The same applies to Syria's case. Despite all the accusations against Iran, the Syrian civil war came about because of the Western powers' wrong-headed policies and the regional ambitions of Saudi Arabia and Turkey. They made the removal of Syrian President Bashar al-Assad their non-negotiable condition and therefore foreclosed the option of a political solution that in time could have led to Assad's removal in a more peaceful fashion. Since a declared intention of Assad's removal was to cut Iran's ties with the Lebanese Shias and also make it easier at some point to launch a military strike against it, it was foolish to expect that Iran would not help Assad. More fundamentally, the idea that Assad's removal, although in itself an attractive idea, will stabilize Syria is sheer fantasy. After Assad's departure, the various armed groups that have emerged in the last few years and that have conflicting regional loyalties-as well as ideological differences and diverging power ambitions-will engage in a lengthy struggle to dominate the country. Therefore, even if Iran agreed to Assad's removal, this would not be sufficient to resolve the Syrian problem.
In Iraq, too, demands on Iran are unrealistic. Iran is not going to abandon the Shias in Iraq. It's not going to forgo the legitimate desire for a reasonable economic and political presence in a country that has been a source of trouble for it since 1958. It's not going to agree to a return of Sunni dominance that enhances the position of regional rivals-and that in the past financed Saddam's war against Iran-and basically surrender the field to the Saudis, Qataris, and the Turks. At the same time, Iran is not about to fight ISIS while all the time being accused of destabilizing Iraq and the entire Middle East.
Expectations regarding what Iran might be able to do regarding Hamas are even more unreasonable. HAMAS was never a handmaiden of Iran. In 2006, after winning the parliamentary election, the leader of Hamas, Khaled Mashal, made his first foreign visit to Riyadh and not Teheran. In the last few years, Iran's relations with Hamas have reached near- breaking point and Mashal is looking more and more towards Riyadh. In fact, despite cooperating with Tel Aviv against Iran, Saudi Arabia has not recognized Israel as Egypt did.
Acknowledging Iran's Security Interests
The second reason that Western expectations of what Iran can do to help resolve regional issues will be disappointed is Western equation of cooperation with complete acceptance of its priorities without any concern for Iran's own security and other interests. In view of Iran's bitter experience of cooperation with the West in Afghanistan-Iran supported anti-Taliban forces and later delivered the Northern Alliance to the Americans-and even to some degree in Iraq, such an expectation would be unreasonable. If Western countries want Iran's cooperation, they should also pay attention to its security and other concerns.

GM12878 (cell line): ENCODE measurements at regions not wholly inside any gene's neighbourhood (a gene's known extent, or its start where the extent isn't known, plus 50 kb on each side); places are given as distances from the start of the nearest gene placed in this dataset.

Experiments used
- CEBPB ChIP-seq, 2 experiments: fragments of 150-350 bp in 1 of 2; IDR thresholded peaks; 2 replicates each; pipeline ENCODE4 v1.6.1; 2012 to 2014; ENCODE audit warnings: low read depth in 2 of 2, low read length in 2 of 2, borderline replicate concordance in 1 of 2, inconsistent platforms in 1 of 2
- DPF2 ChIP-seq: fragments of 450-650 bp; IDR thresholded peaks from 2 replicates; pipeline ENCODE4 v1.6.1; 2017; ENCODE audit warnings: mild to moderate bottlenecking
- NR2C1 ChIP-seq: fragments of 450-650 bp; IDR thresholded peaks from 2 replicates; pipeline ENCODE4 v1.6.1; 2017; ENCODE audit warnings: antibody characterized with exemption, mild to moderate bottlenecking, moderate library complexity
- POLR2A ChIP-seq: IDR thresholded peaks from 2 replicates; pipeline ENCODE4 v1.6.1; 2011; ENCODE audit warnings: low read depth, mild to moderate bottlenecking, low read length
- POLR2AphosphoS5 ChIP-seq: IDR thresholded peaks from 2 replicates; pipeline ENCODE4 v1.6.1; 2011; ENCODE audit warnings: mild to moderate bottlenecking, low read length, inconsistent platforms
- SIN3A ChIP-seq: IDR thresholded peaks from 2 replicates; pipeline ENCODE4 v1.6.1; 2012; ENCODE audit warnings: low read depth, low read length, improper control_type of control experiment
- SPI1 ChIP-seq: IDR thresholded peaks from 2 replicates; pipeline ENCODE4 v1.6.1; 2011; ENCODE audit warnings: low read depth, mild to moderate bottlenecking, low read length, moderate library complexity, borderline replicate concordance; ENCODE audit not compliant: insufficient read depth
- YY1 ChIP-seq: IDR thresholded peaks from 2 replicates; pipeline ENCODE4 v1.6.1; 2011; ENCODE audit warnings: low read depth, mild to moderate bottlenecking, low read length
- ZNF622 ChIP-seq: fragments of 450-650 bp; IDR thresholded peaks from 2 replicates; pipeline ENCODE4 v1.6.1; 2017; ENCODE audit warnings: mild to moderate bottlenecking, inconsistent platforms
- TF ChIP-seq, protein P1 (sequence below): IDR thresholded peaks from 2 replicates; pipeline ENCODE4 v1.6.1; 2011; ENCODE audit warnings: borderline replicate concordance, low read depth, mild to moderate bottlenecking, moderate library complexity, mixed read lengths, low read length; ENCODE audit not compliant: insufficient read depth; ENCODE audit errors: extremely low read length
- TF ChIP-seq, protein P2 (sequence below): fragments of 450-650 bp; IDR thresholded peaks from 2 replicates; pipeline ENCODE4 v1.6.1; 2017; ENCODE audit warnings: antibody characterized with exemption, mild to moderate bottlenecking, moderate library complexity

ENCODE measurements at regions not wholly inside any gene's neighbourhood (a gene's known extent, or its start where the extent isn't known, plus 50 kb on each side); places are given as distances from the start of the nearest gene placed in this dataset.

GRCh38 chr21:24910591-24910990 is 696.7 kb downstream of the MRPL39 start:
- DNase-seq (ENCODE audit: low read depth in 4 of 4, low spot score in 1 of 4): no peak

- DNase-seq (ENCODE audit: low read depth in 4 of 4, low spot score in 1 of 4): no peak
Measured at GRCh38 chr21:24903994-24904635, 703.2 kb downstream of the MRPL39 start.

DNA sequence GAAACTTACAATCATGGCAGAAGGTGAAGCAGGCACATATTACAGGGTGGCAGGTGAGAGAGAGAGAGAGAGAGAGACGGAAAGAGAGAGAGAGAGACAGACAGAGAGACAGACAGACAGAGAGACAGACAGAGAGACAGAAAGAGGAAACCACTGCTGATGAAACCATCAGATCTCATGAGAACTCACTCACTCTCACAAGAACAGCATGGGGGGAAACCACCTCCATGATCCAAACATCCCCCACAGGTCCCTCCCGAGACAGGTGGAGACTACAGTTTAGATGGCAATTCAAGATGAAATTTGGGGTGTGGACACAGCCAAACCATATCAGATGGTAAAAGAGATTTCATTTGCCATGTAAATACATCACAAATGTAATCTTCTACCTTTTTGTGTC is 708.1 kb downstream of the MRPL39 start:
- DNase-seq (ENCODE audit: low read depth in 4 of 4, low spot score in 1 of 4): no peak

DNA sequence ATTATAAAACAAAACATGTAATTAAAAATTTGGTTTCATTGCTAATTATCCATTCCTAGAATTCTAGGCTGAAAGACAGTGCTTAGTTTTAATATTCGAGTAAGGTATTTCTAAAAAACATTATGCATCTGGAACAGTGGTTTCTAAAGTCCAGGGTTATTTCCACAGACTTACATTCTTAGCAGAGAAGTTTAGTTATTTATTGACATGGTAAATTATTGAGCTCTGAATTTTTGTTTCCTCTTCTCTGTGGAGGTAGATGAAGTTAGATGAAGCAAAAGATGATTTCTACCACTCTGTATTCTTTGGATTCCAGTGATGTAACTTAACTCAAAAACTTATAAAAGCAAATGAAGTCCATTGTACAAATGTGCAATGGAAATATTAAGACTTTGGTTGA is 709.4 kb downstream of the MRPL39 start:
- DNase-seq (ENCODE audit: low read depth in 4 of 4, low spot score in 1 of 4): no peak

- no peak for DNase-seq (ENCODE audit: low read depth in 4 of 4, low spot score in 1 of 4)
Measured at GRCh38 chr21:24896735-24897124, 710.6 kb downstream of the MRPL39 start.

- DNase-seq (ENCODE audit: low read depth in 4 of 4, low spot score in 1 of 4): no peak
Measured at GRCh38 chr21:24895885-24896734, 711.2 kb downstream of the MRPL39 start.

The Iran nuclear deal and the more realistic and pragmatic policies of the Rouhani administration, coupled with Iran's own experience in the region, give reason to hope that the country will indeed play a more constructive role. However, in order to avoid disappointment, it is vitally important first to realize and admit that Iran has not been the source of all problems in the region. Second, Iran cannot realistically provide answers to all problems.
Other countries-such as Saudi Arabia and more recently Turkey-have contributed to regional turmoil. They need to do their share in calming the situation. Third, cooperation with Iran should not be equated with its surrender. In any regional arrangements, Iran's concerns and interests also need to be kept in mind. Finally, the Middle East crisis cannot be resolved by a single country, even one as powerful as the United States. Rather it requires the participation and cooperation of all stakeholders and especially key international players which have an interest in the region, including the Europeans, China, Russia, and Japan, preferably within a multilateral framework.
About the Author:
Shireen T. Hunter is a Visiting Professor at Georgetown University's School of Foreign Service. Her latest book is Iran Divided: Historic Roots of Iranian Debates on Identity, Culture, and Governance in the 21st Century (Rowman & Littlefield, forthcoming September 2014).